Bicycle Racing 101 – Hard Lessons

Bicycle Racing 101 – Hard Lessons

By Mike Burris, USA Cycling Coach and Burris Logistics-Fit Werx Team Director.

I raced Turtle Pond this past weekend. At the beginning of the season I committed myself to doing the Masters 35+ category whenever there was one. This category is an interesting category because you have ex-pros mixed in with cat 1-4 riders. The field at Turtle Pond was about 36 riders. This is small in comparison to the other fields. The more races I do in this field the more I am realizing that success depends much more on tactics than on fitness. Of course you need fitness, but you also need to pay attention.

The 35+ race started fast. I stayed near the front, trying to mark the fliers as best I could. Two teams were present with more than 5 guys, so knew it was a matter of time before the machine gun attacks would begin. Sure enough, one right after the other launched off the front. I chased. I chase again. I chase again and again and again. Then I realized I was the only one doing this. So I stopped. Another guy launched off the front, followed by two more. Then two more. Know one chased them. Their teammates came to the front and blocked. Away they went.

I was too tired at this point to do anything about it. I just watched them ride away. We were only 8 miles into a 57 mile race. I accepted the fact that I missed the decisive move. Then, after about 20 miles it happened again. 3-4 riders broke free and nobody chased. So I did. The peloton followed me. We caught them. Then it happened again and nobody chased. Away they went.

It was at this point I realized there were three types of riders in this field. The experienced riders from the big teams knew they could continue to attack until nobody would chase them. The less experienced or less fit riders were just trying to sit in and survive. The third type of rider in this field was plenty fit, but lacked support and was relegated to doing most of the work to bring back the breaks. This was me and maybe 3 or 4 others. I think I worked harder in this capacity than I would have if I made the early break.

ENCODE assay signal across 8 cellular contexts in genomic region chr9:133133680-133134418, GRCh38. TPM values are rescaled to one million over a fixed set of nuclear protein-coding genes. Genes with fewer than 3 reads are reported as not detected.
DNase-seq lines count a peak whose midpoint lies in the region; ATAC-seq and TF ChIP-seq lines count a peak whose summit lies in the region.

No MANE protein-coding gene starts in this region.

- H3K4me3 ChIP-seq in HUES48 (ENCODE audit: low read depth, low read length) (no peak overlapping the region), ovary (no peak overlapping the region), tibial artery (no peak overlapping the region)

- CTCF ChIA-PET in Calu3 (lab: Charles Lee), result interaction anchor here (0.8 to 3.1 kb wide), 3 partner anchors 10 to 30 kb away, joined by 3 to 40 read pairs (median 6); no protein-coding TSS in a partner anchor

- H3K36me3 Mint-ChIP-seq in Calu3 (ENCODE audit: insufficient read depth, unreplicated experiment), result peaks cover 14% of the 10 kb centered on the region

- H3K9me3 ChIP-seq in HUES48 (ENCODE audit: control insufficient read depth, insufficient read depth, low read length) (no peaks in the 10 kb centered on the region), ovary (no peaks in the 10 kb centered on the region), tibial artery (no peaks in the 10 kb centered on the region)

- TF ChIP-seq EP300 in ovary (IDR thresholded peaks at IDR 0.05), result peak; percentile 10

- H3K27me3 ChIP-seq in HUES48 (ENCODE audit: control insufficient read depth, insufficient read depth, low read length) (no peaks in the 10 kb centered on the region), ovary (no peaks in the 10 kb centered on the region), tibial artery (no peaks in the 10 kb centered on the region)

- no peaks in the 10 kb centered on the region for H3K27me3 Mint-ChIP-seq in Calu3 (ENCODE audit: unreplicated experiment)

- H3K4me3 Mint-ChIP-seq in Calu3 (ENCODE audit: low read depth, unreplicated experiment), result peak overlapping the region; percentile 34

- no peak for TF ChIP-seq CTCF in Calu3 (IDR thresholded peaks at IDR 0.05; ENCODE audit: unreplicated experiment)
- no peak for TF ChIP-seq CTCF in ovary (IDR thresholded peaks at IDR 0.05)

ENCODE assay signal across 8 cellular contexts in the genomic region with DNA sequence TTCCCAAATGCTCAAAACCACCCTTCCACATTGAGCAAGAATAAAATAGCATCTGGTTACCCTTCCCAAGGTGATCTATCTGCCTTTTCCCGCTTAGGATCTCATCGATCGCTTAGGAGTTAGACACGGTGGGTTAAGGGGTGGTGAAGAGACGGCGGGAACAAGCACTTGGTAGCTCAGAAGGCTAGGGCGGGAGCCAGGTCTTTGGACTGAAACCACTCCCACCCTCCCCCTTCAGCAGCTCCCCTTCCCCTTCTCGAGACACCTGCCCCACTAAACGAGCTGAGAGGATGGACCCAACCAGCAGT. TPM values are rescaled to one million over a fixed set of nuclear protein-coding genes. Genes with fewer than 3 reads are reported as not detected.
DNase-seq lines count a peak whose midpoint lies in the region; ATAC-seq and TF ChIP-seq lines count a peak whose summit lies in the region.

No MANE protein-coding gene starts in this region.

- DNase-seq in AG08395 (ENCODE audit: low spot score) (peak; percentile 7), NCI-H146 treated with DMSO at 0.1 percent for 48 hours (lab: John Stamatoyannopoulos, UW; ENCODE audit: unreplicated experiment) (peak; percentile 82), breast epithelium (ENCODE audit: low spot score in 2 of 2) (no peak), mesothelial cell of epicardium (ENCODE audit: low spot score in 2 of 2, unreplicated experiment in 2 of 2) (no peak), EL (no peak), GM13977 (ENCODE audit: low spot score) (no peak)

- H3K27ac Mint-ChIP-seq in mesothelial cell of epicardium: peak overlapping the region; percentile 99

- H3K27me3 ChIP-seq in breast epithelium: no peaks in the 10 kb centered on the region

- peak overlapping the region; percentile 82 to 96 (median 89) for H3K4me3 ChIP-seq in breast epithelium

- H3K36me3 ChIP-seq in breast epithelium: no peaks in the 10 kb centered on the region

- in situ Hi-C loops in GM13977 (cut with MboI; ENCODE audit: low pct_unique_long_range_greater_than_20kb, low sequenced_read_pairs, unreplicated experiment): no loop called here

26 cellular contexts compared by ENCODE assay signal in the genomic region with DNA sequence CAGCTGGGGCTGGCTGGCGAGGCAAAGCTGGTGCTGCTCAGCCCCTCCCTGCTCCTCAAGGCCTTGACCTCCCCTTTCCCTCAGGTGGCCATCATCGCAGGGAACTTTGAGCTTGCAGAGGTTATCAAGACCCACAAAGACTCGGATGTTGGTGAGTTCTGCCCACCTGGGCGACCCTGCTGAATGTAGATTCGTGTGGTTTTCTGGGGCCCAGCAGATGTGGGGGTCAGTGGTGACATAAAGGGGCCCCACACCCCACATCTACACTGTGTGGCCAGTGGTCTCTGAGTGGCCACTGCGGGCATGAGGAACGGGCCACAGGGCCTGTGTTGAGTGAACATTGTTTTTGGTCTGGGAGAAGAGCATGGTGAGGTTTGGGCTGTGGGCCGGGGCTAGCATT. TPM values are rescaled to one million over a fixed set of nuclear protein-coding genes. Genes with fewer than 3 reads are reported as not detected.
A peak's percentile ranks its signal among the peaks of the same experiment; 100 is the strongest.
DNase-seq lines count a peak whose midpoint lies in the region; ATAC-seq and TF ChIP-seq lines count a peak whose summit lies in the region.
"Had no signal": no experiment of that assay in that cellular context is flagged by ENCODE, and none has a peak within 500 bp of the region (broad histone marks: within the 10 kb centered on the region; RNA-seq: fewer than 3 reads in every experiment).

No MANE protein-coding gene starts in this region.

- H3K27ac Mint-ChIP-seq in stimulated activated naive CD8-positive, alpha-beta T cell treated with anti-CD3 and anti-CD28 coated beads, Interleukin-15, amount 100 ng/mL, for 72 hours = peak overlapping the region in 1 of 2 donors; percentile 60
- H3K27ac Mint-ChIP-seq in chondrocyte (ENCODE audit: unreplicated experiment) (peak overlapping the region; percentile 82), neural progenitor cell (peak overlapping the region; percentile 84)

There are more than a few lessons here:
#1. Get 4-5 teammates to race with you. This will allow you to cover more breaks and share the work should you have to chase.
#2. Know who you are racing against. Certain guys have the legs to get away. Be sure to mark them.
#3. Don’t do too much work too early. If no other riders want to work, it will be along day anyway.
#4. Race more. The more experience you have racing in the same field the better you know the competition.

Last but not least, try and have fun even if you get stuck riding with wheel suckers. We’ve all been there.

Mike Burris is the Director of Impulse CYCLEsport. Mike is a USA Cycling certified coach, the Training Director at, and the Team Director of the Burris Logistics-Fit Werx Masters Racing Team. Mike always enjoys working with a variety of athletes. For more information go to

About Ian

From first time riders to Olympians, Ian has helped thousands of athletes achieve their cycling and triathlon goals. Ian develops much of the Fit Werx fitting and analysis protocols and is responsible for technology training and development. He is regarded as one of the industry leaders in bicycle fitting, cycling biomechanics and bicycle geometry and design. He is dedicated to making sure the Fit Werx differences are delivered daily and provides Fit Werx with corporate direction and is responsible for uniting our staff and initiatives.

Find out more about Ian Here


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